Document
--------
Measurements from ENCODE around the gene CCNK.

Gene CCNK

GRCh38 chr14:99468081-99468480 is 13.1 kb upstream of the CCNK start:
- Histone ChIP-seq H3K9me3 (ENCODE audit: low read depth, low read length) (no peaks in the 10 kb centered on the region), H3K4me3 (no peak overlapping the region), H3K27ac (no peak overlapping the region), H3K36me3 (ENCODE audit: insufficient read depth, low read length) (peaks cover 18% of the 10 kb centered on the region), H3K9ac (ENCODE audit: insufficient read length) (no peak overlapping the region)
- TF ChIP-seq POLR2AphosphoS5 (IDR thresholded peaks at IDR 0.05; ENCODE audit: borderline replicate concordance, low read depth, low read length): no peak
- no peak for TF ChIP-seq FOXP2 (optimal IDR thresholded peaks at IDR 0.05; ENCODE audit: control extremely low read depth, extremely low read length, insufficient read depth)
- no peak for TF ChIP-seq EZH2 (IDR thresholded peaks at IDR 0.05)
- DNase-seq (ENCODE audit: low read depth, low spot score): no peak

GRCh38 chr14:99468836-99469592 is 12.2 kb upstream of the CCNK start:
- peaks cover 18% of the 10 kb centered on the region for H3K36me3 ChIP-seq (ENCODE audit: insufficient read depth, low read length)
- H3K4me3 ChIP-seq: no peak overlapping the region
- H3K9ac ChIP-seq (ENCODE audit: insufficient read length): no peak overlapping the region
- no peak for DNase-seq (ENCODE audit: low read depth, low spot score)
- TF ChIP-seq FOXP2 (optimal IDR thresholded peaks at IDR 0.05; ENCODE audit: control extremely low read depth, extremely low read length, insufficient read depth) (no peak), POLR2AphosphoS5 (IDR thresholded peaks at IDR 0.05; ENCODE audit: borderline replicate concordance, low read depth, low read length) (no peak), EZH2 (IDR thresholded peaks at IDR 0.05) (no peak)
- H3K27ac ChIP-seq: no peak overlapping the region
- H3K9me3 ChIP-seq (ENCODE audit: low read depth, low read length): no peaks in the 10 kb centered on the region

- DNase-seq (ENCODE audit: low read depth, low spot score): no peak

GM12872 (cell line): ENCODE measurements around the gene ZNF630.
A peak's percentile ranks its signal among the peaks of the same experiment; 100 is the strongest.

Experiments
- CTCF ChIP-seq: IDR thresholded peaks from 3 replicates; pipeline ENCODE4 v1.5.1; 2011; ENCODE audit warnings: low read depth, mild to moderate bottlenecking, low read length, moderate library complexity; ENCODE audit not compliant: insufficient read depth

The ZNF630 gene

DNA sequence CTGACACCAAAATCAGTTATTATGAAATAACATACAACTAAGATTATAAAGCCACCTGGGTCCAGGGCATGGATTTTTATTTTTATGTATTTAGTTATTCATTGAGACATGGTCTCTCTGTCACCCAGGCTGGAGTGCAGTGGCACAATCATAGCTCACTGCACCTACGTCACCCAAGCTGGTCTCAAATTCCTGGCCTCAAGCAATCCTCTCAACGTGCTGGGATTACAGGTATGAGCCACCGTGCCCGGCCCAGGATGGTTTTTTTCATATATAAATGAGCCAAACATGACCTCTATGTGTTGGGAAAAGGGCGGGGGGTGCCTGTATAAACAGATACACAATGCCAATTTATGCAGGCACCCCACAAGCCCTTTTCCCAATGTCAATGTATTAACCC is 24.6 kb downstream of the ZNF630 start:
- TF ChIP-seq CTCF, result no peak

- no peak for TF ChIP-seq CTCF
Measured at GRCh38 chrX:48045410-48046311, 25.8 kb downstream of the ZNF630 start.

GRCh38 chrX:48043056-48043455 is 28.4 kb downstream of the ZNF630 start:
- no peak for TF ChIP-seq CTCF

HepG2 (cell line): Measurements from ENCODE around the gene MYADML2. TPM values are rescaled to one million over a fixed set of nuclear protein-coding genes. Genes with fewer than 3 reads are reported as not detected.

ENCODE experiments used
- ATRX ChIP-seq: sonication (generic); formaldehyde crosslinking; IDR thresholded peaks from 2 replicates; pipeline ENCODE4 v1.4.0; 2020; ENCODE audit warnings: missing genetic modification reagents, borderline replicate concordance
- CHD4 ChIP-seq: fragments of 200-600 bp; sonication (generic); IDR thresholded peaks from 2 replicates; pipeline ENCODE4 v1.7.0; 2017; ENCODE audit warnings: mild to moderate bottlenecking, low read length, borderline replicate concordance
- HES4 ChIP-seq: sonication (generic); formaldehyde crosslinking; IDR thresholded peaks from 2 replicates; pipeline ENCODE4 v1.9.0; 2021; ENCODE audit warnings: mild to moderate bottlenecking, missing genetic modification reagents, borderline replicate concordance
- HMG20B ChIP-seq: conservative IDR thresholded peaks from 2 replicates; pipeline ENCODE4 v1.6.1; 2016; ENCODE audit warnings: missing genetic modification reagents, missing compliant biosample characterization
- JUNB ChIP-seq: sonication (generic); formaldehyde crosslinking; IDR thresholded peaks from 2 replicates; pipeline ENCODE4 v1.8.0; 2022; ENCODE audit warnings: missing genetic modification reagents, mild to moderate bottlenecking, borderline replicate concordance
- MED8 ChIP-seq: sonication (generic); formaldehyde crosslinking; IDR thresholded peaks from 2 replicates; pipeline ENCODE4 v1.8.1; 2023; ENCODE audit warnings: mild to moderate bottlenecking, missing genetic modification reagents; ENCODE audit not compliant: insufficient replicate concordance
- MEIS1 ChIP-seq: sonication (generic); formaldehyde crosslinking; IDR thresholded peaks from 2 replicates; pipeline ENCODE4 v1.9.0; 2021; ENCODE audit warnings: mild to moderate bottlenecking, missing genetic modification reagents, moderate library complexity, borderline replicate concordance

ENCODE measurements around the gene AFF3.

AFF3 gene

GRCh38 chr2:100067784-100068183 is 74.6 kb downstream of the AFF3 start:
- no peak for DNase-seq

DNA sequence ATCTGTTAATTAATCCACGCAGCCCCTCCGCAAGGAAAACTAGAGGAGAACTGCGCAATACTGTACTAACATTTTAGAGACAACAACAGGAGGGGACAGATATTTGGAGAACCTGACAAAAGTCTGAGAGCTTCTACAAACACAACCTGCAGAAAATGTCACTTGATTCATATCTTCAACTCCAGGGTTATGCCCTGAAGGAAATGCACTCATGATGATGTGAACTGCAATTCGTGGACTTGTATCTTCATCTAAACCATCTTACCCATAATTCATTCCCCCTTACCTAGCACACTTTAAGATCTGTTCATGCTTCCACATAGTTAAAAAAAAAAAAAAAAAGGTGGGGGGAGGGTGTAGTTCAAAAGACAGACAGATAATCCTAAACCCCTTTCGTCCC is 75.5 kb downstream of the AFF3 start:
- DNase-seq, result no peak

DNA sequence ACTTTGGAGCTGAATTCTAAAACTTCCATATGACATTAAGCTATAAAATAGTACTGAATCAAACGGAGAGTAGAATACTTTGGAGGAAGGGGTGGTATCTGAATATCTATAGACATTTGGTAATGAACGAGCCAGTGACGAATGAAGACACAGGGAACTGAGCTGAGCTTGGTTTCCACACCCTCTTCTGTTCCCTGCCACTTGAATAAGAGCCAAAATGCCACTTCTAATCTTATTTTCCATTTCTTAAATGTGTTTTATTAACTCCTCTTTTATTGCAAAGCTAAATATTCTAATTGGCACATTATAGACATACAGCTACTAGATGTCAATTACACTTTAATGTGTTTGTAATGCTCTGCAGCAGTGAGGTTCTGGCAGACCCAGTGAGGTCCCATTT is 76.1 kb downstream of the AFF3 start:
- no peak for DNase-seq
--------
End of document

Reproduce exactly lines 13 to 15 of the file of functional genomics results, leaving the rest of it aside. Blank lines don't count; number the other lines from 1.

- no peak for DNase-seq (ENCODE audit: low read depth, low spot score)
- TF ChIP-seq FOXP2 (optimal IDR thresholded peaks at IDR 0.05; ENCODE audit: control extremely low read depth, extremely low read length, insufficient read depth) (no peak), POLR2AphosphoS5 (IDR thresholded peaks at IDR 0.05; ENCODE audit: borderline replicate concordance, low read depth, low read length) (no peak), EZH2 (IDR thresholded peaks at IDR 0.05) (no peak)
- H3K27ac ChIP-seq: no peak overlapping the region